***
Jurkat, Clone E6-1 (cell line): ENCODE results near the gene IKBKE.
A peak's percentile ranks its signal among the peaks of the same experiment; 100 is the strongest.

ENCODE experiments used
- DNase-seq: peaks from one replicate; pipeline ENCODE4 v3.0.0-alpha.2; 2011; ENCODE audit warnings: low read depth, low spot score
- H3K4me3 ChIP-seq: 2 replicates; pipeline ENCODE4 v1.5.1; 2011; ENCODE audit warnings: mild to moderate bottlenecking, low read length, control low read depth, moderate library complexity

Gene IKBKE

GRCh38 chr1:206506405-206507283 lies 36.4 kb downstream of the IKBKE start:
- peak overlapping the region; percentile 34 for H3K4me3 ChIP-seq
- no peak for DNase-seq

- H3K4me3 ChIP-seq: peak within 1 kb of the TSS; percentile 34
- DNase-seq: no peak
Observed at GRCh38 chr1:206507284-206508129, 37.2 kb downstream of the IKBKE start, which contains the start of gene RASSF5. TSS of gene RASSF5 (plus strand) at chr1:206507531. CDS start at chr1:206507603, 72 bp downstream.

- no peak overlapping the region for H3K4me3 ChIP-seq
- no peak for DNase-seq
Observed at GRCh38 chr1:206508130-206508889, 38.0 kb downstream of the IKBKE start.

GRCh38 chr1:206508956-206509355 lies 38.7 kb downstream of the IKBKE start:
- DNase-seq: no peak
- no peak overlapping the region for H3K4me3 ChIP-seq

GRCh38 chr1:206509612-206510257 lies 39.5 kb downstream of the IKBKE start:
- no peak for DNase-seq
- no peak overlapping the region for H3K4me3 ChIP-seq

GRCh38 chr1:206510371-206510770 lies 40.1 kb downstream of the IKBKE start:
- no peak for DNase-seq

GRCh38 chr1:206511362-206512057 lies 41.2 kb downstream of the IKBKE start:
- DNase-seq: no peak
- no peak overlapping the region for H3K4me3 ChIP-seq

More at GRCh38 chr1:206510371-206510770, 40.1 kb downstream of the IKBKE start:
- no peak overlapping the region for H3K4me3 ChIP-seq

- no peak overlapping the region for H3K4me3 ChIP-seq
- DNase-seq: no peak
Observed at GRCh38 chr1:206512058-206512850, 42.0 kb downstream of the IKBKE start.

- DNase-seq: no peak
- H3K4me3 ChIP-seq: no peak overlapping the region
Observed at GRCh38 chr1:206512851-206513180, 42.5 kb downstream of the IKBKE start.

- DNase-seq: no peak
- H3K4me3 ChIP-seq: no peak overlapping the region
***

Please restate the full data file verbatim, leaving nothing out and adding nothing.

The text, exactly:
Jurkat, Clone E6-1 (cell line): ENCODE results near the gene IKBKE.
A peak's percentile ranks its signal among the peaks of the same experiment; 100 is the strongest.

ENCODE experiments used
- DNase-seq: peaks from one replicate; pipeline ENCODE4 v3.0.0-alpha.2; 2011; ENCODE audit warnings: low read depth, low spot score
- H3K4me3 ChIP-seq: 2 replicates; pipeline ENCODE4 v1.5.1; 2011; ENCODE audit warnings: mild to moderate bottlenecking, low read length, control low read depth, moderate library complexity

Gene IKBKE

GRCh38 chr1:206506405-206507283 lies 36.4 kb downstream of the IKBKE start:
- peak overlapping the region; percentile 34 for H3K4me3 ChIP-seq
- no peak for DNase-seq

- H3K4me3 ChIP-seq: peak within 1 kb of the TSS; percentile 34
- DNase-seq: no peak
Observed at GRCh38 chr1:206507284-206508129, 37.2 kb downstream of the IKBKE start, which contains the start of gene RASSF5. TSS of gene RASSF5 (plus strand) at chr1:206507531. CDS start at chr1:206507603, 72 bp downstream.

- no peak overlapping the region for H3K4me3 ChIP-seq
- no peak for DNase-seq
Observed at GRCh38 chr1:206508130-206508889, 38.0 kb downstream of the IKBKE start.

GRCh38 chr1:206508956-206509355 lies 38.7 kb downstream of the IKBKE start:
- DNase-seq: no peak
- no peak overlapping the region for H3K4me3 ChIP-seq

GRCh38 chr1:206509612-206510257 lies 39.5 kb downstream of the IKBKE start:
- no peak for DNase-seq
- no peak overlapping the region for H3K4me3 ChIP-seq

GRCh38 chr1:206510371-206510770 lies 40.1 kb downstream of the IKBKE start:
- no peak for DNase-seq

GRCh38 chr1:206511362-206512057 lies 41.2 kb downstream of the IKBKE start:
- DNase-seq: no peak
- no peak overlapping the region for H3K4me3 ChIP-seq

More at GRCh38 chr1:206510371-206510770, 40.1 kb downstream of the IKBKE start:
- no peak overlapping the region for H3K4me3 ChIP-seq

- no peak overlapping the region for H3K4me3 ChIP-seq
- DNase-seq: no peak
Observed at GRCh38 chr1:206512058-206512850, 42.0 kb downstream of the IKBKE start.

- DNase-seq: no peak
- H3K4me3 ChIP-seq: no peak overlapping the region
Observed at GRCh38 chr1:206512851-206513180, 42.5 kb downstream of the IKBKE start.

- DNase-seq: no peak
- H3K4me3 ChIP-seq: no peak overlapping the region